Bulldozers come in different shapes and sizes. And most of them have tracks as a common trait. Are you wondering why all bulldozers share this component? We have the answer here.
The reason why large dozers have a tracked system instead of wheels is mainly to prevent slippage. As you know, wheels are meant to slip, but surfaces like sand, ice, or mud require more grip, which will mean more work. Thus, the tracks are what make bulldozers special.
To get into the topic, let’s discuss the benefits that tracks have in front of wheels.
Benefits And Differences Of Tracks Vs Wheels
Benefits Of Tracks Vs Wheels
For a long time, people have wondered when it comes to dozers and other heavy types of machinery, which one is better: track or wheels?
There are times where people prefer wheels over tracks. However, a dozer with tracks can work and ride areas that can’t be accessible to a traditional design of rubber tires. As such, when it comes to the contractor, construction, and even homeowner projects, they offer a broader scope of “do-ability.”
The less you slip, the more fuel you save. For operators that work on wet or soft land, the tracks can help to save multiple gallons of fuel every day on large bulldozers – and other machinery. So think about it, for business owners, investing in something that will help save money over time makes sense. Also, there won’t be a need to air wheels anymore.
A tracked system can help your dozer prevent slipping when the ground is muddy or wet. Yes, to prevent the machine from getting locked up or stuck, wheels are meant to slip. But when you know the surface will be hard to work in (such as mud, ice, or sand), then a track grip is likely the best bet.
Tracks Vs Wheels: What Is The Difference?
On different types of construction equipment, you’ll see both tracks and wheels. For example, small machines like Skid Steel Loaders use rubber tires to operate to job sites rapidly. While their counterparts – Compact Track Loaders, are propelled by linked tracks that move slower. Some Compact Track Loaders have steel tracks. And some of them use tracks made of rubber.
Some small loaders even use a system to fit the rubber tracks over inflatable tires to help by giving the machine additional traction in ground conditions that change.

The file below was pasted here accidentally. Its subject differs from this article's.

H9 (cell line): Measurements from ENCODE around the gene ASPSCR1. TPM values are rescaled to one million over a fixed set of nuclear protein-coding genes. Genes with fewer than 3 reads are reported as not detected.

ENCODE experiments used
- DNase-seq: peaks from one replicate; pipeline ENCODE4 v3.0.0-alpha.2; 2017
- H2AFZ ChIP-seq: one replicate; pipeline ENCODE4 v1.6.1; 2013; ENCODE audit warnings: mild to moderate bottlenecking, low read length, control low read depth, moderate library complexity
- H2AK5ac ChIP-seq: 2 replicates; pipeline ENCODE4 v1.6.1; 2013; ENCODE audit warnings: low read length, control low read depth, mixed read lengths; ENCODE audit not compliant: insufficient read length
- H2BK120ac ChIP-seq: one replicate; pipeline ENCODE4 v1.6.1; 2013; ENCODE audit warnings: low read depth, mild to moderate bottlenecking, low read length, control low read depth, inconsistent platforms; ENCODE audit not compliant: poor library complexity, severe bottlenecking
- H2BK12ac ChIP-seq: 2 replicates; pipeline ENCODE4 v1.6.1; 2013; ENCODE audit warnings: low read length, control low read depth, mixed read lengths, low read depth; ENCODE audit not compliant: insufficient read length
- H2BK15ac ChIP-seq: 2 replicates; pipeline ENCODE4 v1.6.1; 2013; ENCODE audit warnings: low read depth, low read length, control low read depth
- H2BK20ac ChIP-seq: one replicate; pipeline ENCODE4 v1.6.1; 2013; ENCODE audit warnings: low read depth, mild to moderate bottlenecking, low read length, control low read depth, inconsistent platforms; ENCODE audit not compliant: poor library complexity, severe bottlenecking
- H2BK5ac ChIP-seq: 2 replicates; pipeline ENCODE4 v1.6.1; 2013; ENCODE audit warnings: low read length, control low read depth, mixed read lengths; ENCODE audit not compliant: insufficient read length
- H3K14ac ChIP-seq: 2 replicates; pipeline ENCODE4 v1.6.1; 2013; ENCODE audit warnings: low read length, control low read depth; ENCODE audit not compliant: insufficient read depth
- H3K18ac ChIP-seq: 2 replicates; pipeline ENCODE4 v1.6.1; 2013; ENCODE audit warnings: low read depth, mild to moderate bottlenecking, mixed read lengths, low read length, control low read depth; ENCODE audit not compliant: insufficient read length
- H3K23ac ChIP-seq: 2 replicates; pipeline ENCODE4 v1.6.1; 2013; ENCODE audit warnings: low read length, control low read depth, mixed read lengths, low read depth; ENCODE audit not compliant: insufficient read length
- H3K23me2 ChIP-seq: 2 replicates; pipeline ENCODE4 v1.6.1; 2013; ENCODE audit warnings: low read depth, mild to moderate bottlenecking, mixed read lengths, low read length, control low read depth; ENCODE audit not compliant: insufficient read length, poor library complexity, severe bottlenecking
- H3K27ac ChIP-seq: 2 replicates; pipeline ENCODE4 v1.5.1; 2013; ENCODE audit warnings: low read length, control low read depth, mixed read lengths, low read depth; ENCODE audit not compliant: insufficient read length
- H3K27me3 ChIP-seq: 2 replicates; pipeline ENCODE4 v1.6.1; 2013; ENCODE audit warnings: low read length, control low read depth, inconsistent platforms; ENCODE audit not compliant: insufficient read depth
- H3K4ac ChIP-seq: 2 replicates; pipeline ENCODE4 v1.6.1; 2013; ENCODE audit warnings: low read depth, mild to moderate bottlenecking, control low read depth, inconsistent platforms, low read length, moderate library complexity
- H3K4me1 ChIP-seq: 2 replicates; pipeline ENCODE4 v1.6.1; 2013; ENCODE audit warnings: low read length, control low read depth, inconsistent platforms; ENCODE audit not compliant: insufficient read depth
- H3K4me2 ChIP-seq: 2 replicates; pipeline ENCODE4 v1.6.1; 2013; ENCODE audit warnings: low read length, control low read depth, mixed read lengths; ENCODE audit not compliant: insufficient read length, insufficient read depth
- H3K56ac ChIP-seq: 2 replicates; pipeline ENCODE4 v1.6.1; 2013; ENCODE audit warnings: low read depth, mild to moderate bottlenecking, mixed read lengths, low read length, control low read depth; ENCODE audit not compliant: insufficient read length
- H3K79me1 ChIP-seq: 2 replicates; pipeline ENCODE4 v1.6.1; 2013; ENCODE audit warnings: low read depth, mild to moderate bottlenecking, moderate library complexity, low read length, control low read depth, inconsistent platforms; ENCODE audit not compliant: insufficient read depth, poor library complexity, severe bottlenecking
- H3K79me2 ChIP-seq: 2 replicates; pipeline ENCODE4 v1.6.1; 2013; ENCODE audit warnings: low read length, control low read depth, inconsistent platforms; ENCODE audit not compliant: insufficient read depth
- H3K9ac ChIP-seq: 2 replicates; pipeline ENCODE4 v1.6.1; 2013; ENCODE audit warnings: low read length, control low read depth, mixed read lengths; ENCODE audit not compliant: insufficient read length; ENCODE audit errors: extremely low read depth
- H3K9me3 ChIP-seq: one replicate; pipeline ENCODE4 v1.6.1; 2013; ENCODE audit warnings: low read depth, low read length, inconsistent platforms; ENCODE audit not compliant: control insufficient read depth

Now, let’s move up to the larger construction machinery, where the tracks vs. wheels dilemma continues. We can find large loaders that operate on tires, and some operate on tracks. And the same applies to excavators.
On excavators, tracks are the main propulsion choice. However, there’s no shortage of diggers running on wheels.
So, what’s the difference? And why are some on crawlers and some on wheels? It all comes down to protection and traction for the particular ground and site they’re operating. These equipment operators pay attention to the reason they’re using their machines in the first place. That is vital in determining why they choose tracks or why they choose tires.
Why Do Bulldozers Have High Tracks?
High tracks offer five main purposes, which are:
They Display Better Performance
Compared to traditional wheels, high tracks have better performance. In addition, their optimized traction system fuels power delivery efficiency.
Overall, continuous tracks improve bulldozers’ power efficiency, which is an important factor when using vehicles on uneven areas.
They Provide Even Distribution Of The Weight
Companies build bulldozers to be close to the ground, allowing them to push heavy objects out of the way using their weight.
Tracks play a crucial part as they take the weight and distribute the weight around the engine. If the dozer has wheels, it can only distribute the weight on the four corners.